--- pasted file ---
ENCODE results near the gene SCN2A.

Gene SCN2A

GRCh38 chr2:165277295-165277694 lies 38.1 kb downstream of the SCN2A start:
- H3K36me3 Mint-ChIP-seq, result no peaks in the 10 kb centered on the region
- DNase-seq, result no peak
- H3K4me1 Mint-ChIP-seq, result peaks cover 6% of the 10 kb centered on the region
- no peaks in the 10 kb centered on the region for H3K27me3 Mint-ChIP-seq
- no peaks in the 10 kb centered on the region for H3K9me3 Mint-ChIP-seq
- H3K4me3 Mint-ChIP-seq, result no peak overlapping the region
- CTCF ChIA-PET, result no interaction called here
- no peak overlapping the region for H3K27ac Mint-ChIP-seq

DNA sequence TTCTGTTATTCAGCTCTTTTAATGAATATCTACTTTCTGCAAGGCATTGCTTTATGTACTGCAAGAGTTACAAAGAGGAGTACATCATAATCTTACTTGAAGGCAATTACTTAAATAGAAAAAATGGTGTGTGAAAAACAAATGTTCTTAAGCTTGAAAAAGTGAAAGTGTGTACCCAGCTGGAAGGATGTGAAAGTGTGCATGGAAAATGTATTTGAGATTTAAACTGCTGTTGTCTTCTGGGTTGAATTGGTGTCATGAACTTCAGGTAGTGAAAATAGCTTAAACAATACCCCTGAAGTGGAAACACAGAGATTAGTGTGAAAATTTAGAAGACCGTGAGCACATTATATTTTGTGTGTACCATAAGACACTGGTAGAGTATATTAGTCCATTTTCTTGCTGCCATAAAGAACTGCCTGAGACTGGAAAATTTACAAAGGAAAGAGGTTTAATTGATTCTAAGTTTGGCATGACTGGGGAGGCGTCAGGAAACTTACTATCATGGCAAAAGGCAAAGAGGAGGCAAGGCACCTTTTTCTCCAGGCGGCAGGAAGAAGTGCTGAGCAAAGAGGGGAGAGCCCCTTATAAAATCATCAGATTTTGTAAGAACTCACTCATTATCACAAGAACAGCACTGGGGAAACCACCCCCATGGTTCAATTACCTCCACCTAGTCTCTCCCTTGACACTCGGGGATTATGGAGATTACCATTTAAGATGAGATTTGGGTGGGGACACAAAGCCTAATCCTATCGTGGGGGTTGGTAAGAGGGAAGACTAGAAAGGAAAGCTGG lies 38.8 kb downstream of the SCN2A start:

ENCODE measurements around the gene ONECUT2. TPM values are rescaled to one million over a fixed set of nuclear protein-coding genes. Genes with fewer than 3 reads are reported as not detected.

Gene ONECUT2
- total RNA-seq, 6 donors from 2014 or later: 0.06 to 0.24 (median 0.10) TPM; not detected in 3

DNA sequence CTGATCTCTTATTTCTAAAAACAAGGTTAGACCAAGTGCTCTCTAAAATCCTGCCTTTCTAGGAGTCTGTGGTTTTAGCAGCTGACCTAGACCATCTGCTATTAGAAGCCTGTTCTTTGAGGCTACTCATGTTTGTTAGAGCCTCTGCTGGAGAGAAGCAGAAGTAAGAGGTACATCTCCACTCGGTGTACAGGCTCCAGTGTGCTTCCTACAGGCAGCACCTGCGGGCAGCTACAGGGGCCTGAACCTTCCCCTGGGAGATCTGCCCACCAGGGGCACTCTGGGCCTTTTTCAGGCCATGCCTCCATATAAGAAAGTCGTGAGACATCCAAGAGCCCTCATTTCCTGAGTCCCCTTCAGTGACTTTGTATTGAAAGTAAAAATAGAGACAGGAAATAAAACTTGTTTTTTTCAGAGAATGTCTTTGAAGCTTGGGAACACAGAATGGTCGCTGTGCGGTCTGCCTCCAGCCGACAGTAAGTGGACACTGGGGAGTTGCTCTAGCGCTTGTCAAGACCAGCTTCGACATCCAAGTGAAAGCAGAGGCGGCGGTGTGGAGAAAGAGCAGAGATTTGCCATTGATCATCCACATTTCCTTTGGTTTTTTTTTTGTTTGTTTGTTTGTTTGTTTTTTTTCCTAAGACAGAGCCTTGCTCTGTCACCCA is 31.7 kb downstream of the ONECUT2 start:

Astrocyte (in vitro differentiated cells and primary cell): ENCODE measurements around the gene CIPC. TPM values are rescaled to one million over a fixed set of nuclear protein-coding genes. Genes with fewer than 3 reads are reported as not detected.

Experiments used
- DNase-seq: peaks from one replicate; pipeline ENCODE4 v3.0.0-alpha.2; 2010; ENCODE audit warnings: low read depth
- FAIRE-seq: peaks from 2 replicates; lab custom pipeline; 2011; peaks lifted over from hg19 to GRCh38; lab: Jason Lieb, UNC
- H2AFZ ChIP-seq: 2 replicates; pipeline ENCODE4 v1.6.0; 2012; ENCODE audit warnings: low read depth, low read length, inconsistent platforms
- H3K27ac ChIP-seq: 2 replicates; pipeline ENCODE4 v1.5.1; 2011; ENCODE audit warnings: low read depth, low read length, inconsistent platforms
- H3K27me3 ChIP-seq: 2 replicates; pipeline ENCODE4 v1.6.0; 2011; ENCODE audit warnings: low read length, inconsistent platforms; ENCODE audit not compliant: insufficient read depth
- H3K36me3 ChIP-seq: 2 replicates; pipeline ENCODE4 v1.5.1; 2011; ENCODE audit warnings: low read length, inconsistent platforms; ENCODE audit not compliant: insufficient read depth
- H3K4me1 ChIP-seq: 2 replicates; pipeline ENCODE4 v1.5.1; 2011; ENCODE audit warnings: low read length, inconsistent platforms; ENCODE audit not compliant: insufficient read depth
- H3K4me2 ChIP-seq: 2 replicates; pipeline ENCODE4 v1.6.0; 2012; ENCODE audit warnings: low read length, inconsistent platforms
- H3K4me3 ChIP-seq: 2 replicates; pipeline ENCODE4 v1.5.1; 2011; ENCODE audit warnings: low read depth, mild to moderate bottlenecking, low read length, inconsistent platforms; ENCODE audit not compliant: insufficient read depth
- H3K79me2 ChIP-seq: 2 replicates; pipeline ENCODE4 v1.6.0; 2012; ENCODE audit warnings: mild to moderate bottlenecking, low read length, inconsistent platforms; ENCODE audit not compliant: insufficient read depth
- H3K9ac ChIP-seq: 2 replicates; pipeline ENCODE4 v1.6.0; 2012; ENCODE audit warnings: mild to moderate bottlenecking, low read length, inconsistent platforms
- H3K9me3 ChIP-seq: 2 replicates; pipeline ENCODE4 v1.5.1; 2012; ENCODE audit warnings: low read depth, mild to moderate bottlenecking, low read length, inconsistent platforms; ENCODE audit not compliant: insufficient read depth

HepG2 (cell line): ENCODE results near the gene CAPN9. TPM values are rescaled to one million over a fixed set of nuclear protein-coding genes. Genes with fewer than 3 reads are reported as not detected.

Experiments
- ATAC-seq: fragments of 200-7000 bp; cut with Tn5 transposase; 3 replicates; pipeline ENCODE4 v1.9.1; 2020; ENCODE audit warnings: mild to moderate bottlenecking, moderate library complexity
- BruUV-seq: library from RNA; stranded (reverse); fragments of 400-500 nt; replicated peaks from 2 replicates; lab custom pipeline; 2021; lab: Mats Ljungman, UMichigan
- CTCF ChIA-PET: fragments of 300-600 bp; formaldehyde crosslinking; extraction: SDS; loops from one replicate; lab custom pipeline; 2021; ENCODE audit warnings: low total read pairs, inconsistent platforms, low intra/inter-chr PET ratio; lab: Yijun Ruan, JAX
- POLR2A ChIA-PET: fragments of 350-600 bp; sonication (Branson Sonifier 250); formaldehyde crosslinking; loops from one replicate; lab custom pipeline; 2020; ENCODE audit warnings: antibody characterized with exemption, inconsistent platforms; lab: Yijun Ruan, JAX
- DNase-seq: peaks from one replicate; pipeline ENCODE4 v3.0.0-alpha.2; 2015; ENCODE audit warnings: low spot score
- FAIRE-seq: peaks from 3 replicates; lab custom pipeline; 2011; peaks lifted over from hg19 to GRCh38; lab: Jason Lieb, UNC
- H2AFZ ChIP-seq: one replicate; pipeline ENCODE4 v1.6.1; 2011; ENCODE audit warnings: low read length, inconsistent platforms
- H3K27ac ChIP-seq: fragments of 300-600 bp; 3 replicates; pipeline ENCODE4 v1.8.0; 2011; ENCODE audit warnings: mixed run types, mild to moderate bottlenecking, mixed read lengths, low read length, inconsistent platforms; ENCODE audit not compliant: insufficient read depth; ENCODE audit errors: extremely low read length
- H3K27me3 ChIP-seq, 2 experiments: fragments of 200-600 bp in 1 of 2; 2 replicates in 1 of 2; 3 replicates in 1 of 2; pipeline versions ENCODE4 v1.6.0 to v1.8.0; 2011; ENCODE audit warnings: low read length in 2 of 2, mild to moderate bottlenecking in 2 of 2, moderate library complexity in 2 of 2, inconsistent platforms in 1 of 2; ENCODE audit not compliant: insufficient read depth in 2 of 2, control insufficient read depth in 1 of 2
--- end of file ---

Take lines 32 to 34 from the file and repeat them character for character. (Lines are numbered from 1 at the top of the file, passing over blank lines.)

Experiments
- ATAC-seq: fragments of 200-7000 bp; cut with Tn5 transposase; 3 replicates; pipeline ENCODE4 v1.9.1; 2020; ENCODE audit warnings: mild to moderate bottlenecking, moderate library complexity
- BruUV-seq: library from RNA; stranded (reverse); fragments of 400-500 nt; replicated peaks from 2 replicates; lab custom pipeline; 2021; lab: Mats Ljungman, UMichigan